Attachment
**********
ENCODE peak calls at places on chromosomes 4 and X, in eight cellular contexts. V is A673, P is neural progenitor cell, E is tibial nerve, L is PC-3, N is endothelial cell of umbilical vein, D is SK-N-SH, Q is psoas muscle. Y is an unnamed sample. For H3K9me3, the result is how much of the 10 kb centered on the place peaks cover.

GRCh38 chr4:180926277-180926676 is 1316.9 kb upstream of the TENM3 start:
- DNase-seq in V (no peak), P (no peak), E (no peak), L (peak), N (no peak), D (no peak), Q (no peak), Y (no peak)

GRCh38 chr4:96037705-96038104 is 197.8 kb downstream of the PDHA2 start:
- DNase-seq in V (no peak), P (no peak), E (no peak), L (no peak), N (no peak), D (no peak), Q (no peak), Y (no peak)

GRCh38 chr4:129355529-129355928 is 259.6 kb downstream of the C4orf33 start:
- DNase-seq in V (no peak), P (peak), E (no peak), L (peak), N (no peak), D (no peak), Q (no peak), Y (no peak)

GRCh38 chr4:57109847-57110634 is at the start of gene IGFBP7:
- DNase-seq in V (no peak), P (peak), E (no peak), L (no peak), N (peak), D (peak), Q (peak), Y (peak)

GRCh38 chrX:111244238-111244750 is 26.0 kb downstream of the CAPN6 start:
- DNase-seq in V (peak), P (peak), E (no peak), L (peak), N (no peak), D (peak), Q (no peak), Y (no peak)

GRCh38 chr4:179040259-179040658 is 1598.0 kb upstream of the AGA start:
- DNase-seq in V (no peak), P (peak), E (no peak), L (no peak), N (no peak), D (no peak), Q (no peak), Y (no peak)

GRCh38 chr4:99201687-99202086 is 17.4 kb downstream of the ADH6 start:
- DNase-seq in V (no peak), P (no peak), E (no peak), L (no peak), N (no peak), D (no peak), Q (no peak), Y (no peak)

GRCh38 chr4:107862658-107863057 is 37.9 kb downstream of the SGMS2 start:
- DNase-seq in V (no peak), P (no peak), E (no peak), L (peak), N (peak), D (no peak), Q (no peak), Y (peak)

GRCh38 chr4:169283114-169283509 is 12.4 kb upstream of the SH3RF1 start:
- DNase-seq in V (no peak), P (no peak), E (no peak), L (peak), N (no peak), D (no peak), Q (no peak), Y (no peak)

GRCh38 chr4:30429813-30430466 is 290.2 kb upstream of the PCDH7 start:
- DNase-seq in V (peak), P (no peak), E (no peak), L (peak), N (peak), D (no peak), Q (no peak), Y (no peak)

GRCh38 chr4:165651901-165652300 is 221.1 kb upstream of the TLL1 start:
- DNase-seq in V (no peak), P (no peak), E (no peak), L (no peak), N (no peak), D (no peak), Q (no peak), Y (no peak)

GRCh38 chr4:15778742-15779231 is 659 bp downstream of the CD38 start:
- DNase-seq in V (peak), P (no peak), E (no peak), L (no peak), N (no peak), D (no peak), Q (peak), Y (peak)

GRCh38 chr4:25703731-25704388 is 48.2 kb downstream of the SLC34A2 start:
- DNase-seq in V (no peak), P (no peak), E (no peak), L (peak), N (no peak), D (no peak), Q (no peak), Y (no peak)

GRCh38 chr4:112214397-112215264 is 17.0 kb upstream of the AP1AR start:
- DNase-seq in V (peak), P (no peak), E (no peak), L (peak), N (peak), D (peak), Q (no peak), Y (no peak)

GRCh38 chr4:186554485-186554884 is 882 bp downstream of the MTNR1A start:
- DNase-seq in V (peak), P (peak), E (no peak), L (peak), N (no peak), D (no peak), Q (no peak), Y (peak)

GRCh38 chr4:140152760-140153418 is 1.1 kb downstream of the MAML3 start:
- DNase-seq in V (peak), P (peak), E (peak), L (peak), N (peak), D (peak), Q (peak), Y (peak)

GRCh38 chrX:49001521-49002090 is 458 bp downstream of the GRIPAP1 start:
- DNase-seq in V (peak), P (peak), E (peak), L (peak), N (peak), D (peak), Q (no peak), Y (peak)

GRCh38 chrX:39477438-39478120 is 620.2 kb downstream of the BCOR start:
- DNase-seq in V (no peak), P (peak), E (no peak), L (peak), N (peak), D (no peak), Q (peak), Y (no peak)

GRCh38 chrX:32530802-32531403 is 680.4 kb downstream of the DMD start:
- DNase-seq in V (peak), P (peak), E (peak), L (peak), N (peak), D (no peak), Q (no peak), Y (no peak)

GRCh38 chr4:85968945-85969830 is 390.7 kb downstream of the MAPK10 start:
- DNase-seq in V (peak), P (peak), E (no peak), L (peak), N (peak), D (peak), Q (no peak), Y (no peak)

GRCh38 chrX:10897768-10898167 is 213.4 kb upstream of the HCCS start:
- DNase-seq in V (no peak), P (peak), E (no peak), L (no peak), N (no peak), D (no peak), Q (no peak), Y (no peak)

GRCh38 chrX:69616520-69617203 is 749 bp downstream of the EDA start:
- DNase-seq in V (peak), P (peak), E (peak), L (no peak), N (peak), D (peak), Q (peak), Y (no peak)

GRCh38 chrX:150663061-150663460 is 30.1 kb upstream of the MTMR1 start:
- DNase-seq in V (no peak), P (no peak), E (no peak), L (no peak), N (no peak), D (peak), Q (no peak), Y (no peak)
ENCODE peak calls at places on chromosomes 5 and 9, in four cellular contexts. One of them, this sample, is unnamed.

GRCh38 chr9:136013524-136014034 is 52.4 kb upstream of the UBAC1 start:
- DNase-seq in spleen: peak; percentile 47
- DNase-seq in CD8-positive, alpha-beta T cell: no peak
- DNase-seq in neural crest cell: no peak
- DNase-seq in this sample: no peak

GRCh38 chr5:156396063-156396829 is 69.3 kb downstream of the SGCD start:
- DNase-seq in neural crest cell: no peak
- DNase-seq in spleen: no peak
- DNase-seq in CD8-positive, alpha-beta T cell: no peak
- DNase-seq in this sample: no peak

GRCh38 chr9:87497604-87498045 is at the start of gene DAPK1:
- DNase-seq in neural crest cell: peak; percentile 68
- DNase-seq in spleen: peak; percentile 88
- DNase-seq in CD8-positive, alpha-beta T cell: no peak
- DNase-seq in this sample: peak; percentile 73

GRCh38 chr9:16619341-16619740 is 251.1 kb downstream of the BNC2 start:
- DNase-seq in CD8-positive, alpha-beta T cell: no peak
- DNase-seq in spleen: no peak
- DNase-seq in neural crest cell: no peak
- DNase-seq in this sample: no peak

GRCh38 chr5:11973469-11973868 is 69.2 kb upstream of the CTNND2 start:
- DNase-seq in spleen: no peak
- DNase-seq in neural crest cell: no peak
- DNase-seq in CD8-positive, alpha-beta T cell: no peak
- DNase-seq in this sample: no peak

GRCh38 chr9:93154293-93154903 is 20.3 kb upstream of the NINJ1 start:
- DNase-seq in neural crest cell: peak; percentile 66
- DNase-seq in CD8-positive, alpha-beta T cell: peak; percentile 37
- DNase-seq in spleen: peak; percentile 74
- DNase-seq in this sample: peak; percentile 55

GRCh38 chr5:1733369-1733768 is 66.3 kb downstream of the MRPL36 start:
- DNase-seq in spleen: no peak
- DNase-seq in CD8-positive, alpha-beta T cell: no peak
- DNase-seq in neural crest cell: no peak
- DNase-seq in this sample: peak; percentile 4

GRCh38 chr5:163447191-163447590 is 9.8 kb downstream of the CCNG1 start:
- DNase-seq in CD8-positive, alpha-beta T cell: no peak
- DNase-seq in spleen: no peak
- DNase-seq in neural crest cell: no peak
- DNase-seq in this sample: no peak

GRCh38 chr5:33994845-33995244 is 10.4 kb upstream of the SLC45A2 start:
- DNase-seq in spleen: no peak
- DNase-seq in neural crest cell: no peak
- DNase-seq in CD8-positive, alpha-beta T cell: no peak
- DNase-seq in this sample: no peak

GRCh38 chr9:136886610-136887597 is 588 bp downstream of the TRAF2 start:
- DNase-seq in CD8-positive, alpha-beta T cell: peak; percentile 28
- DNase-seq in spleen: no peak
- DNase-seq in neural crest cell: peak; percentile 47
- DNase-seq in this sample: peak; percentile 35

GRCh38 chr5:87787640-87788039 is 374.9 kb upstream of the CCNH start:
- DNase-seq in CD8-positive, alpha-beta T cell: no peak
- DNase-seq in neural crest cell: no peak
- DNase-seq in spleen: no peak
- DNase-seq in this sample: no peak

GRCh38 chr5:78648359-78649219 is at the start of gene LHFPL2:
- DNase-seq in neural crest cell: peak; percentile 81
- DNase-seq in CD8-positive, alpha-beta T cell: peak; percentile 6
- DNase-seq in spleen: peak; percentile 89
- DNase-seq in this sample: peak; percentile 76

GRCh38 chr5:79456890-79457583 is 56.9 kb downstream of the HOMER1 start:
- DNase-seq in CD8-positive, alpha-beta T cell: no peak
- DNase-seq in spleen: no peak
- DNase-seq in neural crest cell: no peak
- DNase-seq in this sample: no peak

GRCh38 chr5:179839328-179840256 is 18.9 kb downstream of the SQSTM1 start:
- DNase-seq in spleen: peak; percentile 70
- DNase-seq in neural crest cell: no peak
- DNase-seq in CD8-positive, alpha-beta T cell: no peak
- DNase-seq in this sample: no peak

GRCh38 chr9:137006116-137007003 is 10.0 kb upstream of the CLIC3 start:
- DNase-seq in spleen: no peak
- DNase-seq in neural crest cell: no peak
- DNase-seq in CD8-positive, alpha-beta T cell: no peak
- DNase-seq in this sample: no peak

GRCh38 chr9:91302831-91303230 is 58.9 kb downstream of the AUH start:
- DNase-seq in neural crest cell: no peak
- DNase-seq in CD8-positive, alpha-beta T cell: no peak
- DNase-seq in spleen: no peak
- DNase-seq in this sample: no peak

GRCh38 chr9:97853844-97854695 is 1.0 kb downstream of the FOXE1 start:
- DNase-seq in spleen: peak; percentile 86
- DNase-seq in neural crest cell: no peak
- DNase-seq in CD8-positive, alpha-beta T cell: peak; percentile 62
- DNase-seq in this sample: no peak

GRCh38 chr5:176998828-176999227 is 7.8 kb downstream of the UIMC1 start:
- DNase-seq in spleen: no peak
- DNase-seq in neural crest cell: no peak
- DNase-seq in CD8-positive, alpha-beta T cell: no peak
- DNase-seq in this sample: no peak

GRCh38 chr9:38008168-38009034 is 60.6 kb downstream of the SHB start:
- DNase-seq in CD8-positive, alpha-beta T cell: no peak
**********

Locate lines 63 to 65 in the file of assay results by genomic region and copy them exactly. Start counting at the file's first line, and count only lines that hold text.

- DNase-seq in this sample: peak; percentile 73

GRCh38 chr9:16619341-16619740 is 251.1 kb downstream of the BNC2 start:
- DNase-seq in CD8-positive, alpha-beta T cell: no peak